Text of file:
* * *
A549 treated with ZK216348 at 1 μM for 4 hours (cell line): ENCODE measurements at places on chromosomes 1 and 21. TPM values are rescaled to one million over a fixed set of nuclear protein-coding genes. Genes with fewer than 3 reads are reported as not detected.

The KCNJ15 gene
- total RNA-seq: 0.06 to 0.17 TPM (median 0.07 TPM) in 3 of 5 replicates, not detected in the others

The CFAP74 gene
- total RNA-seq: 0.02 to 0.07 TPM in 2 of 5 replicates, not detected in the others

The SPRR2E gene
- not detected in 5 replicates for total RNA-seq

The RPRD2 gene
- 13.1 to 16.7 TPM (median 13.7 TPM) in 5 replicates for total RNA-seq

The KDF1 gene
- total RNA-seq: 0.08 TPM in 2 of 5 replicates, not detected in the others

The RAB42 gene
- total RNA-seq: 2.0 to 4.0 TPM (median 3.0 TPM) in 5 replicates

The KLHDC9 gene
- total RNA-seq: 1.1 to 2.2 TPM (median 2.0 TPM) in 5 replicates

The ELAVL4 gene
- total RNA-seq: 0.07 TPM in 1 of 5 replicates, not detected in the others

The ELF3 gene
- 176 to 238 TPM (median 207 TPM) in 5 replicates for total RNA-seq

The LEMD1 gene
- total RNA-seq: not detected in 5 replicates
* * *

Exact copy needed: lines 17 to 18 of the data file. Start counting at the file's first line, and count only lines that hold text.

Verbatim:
- total RNA-seq: 0.07 TPM in 1 of 5 replicates, not detected in the others

The ELF3 gene